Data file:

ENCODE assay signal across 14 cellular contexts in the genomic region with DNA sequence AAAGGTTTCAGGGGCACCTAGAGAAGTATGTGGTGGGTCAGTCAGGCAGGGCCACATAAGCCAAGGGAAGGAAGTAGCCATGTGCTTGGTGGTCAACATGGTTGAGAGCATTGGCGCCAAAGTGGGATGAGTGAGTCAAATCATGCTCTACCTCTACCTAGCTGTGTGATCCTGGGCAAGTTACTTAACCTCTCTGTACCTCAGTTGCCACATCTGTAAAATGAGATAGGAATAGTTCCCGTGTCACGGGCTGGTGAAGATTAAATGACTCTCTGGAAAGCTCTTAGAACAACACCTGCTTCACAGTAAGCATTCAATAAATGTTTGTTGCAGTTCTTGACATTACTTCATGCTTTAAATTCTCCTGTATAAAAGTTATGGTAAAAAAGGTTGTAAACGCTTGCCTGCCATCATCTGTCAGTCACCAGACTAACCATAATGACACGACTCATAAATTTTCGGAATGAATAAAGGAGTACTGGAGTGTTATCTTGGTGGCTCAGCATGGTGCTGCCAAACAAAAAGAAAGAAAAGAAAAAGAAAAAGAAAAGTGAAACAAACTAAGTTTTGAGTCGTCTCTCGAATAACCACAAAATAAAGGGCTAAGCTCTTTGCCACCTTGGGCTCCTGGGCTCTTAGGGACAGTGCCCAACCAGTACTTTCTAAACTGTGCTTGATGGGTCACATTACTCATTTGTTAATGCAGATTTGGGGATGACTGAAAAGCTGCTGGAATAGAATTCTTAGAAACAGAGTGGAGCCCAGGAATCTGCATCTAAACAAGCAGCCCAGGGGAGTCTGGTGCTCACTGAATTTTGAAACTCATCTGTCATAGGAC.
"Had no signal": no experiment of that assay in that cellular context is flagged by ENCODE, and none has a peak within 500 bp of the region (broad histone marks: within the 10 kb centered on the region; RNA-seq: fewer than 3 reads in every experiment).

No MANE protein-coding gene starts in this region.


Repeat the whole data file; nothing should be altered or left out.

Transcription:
ENCODE assay signal across 14 cellular contexts in the genomic region with DNA sequence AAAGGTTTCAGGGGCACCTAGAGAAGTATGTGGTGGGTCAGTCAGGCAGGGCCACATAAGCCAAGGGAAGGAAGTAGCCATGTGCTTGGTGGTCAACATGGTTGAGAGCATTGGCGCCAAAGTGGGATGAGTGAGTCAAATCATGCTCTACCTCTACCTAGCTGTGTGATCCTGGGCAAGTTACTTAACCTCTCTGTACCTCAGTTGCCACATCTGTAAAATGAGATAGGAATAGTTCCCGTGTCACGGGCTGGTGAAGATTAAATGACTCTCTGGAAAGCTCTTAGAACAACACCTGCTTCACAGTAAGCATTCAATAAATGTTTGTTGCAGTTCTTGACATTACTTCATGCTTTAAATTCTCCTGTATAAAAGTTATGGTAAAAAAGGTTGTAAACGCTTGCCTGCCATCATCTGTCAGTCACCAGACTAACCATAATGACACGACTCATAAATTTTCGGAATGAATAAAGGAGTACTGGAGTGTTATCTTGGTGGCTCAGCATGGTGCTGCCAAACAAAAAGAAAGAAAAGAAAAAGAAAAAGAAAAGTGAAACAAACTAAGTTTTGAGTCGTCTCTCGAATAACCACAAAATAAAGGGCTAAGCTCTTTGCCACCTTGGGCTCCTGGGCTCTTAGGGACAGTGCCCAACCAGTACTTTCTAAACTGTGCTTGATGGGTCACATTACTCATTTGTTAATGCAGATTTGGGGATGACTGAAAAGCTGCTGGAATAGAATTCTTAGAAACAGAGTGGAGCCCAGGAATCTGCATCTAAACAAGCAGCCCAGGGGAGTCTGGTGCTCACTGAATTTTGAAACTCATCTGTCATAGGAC.
"Had no signal": no experiment of that assay in that cellular context is flagged by ENCODE, and none has a peak within 500 bp of the region (broad histone marks: within the 10 kb centered on the region; RNA-seq: fewer than 3 reads in every experiment).

No MANE protein-coding gene starts in this region.